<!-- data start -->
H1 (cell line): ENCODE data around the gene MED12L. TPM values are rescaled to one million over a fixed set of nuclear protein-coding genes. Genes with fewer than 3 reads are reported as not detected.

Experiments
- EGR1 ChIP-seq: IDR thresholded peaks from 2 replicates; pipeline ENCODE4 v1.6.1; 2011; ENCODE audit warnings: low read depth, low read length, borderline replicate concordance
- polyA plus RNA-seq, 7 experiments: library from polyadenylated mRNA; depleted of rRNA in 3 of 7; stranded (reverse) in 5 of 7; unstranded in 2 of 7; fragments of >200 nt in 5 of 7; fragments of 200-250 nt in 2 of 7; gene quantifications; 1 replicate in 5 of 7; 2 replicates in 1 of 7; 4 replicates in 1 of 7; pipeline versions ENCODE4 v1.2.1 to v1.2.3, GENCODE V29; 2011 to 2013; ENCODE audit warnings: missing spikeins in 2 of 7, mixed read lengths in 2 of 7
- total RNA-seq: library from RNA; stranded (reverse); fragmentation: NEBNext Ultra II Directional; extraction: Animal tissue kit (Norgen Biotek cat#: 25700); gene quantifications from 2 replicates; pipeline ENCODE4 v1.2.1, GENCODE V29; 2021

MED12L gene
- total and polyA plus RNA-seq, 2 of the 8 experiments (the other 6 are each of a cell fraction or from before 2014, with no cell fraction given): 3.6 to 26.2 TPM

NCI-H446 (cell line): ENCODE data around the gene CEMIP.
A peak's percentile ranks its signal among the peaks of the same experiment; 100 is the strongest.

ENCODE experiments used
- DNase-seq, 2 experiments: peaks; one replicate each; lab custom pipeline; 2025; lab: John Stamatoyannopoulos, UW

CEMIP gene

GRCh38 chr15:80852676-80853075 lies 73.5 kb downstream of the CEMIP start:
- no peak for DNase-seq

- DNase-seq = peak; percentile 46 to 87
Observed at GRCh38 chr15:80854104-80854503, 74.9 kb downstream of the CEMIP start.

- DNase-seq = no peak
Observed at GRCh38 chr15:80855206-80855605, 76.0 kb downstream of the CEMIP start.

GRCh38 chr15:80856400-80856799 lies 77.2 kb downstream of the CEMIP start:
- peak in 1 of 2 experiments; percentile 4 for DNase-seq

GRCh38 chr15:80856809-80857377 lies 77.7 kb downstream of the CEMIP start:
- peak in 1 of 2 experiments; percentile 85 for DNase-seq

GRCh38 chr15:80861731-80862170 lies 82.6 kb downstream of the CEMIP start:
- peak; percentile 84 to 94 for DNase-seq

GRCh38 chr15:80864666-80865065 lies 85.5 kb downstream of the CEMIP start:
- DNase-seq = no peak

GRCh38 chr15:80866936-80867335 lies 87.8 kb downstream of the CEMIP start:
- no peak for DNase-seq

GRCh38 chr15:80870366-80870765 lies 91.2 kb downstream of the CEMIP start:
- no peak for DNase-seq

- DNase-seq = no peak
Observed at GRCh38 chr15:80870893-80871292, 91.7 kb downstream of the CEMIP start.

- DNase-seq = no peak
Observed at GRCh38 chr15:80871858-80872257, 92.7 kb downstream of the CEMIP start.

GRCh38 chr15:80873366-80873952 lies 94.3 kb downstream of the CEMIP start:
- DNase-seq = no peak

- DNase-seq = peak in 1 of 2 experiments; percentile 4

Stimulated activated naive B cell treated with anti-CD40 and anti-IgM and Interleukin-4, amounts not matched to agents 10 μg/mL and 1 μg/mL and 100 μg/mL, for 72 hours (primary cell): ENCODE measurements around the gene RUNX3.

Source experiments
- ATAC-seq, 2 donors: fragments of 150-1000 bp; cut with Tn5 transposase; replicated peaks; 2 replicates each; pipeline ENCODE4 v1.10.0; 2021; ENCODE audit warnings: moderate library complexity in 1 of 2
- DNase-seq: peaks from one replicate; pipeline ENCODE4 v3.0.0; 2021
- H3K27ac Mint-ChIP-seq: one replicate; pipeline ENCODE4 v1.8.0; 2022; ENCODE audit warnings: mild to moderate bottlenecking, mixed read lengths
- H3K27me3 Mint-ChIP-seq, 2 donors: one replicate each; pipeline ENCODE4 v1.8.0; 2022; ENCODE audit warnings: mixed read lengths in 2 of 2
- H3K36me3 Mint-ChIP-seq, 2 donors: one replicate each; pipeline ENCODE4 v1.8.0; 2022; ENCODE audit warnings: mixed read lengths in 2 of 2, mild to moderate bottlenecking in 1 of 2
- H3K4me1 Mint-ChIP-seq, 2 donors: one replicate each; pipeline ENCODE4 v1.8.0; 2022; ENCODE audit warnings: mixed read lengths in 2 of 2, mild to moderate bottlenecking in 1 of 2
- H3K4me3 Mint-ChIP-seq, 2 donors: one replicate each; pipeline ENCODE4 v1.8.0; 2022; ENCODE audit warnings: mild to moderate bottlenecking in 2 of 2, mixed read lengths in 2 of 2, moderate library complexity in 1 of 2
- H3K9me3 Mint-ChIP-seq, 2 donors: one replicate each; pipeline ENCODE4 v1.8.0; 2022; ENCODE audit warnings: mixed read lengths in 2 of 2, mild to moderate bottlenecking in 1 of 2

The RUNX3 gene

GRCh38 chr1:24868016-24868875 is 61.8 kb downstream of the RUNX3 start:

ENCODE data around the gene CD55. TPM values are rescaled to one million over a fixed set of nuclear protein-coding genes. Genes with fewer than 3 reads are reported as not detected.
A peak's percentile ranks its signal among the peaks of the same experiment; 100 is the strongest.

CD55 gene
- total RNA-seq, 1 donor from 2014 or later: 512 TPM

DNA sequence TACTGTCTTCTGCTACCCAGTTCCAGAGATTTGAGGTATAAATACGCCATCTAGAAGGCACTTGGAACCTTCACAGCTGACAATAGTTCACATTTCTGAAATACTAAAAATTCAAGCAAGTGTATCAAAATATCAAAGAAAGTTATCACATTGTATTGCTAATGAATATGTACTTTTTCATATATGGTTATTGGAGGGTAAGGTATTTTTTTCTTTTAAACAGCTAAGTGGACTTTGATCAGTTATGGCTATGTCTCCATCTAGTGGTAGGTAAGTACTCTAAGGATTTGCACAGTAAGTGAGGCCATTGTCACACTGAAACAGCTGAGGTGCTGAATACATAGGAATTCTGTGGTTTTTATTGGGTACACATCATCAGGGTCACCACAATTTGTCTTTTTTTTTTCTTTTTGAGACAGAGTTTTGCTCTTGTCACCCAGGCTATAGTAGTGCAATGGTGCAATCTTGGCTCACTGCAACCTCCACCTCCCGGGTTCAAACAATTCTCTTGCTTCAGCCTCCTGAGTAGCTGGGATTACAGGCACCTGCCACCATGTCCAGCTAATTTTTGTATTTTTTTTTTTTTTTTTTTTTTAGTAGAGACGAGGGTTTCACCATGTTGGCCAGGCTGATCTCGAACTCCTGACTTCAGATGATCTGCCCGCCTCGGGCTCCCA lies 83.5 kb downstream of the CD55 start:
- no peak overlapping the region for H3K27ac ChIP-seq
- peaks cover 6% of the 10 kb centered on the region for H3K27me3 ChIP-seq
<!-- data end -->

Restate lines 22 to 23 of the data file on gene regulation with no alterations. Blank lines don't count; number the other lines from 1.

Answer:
- peak in 1 of 2 experiments; percentile 85 for DNase-seq

GRCh38 chr15:80861731-80862170 lies 82.6 kb downstream of the CEMIP start: